I stop in several places. It is, for want of a better word, heartbreaking, and I am very aware that despite the enormity of what I am seeing, this extends far beyond this area. The tinder-dry ground couldn’t have been more vulnerable. The fire spread, well, like wildfire. If you’d seen the scenes unfolding daily on our tv screens here you would have understood the origin of that phrase.
I wonder if the guy responsible ever comes to look at what he did?
I drive. I stop. I take photographs. I am a witness to destruction. I wanted to come after the fires, but it seemed like rubbernecking, somehow encouraging the idea that this was a spectacle, an entertainment. I am, after all, not a professional journalist. I am saddened. I stand for long moments and think of how it used to be, wonder how long it will take to recover, wonder how the guy who started it all can live with himself. I’m not in a forgiving frame of mind.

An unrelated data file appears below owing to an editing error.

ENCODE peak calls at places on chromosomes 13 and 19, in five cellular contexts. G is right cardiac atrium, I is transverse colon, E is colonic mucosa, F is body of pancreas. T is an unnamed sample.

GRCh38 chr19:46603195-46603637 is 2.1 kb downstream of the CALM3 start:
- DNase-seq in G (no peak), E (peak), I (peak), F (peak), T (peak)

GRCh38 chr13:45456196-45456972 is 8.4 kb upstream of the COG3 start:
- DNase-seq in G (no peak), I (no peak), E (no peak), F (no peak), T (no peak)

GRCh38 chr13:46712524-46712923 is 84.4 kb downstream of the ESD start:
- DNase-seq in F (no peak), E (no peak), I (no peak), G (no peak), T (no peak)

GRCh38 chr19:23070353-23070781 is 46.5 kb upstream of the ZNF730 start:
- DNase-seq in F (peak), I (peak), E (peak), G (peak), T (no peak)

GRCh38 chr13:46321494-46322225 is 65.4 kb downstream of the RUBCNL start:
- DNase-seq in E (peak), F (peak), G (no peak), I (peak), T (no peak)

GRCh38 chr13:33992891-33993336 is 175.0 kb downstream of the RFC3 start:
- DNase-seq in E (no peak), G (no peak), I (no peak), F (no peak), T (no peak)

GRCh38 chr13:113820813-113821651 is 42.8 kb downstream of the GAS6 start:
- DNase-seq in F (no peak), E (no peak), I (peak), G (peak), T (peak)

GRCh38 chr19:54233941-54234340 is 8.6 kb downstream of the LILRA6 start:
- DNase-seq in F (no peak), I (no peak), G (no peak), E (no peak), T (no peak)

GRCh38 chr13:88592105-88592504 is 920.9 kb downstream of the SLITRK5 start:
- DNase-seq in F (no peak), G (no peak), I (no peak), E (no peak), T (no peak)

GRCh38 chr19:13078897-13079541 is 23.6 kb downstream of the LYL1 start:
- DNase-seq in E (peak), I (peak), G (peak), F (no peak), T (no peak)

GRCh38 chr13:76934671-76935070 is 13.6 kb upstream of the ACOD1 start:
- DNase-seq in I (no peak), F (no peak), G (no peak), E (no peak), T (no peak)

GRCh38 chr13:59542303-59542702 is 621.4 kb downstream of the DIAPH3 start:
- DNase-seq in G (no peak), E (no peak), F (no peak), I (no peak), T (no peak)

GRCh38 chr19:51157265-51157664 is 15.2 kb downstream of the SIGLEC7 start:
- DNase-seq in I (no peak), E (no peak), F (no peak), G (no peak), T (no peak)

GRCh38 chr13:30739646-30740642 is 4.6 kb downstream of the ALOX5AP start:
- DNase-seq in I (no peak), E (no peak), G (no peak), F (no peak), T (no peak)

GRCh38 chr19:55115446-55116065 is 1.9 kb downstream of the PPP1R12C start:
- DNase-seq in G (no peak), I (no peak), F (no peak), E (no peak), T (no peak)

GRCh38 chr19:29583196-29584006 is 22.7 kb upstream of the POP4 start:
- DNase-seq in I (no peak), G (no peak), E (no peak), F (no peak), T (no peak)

The Canary Pine is more forgiving, however. It is resilient and strong. Its bark burns, but at its core it remains alive. In time that surviving core will push out new growth through scorched skin, from its latent battalions of buds, which have been held back for just such an eventuality. Throughout Canarian pine forests you can see blackened trunks from previous fires sporting fresh, new life, but it will take time.
Strange to say, I don’t feel the anger I thought I would feel this day, and it isn’t just the knowledge of the pines’ rebirth which has cheered me, but the, literally, breathtaking sights which I’ve seen on my way to this point. I didn’t do biology in school, so my utterly uninformed opinion is this – we had two years of drought, when there wasn’t sufficient rainfall to provoke much growth in springtime, this must have meant that seeds expelled from flora in the meantime lay, dormant on the earth, until, this year, watered and warmed adequately, the whole island appears to be heaving with an abundance of wildflowers which is making everyone proclaim that they’ve never seen anything like it. Friends who walk more than I, friends whose knowledge of different plants is far vaster than mine, friends who have lived here all their lives are saying the same thing: there never has been a spring like this one.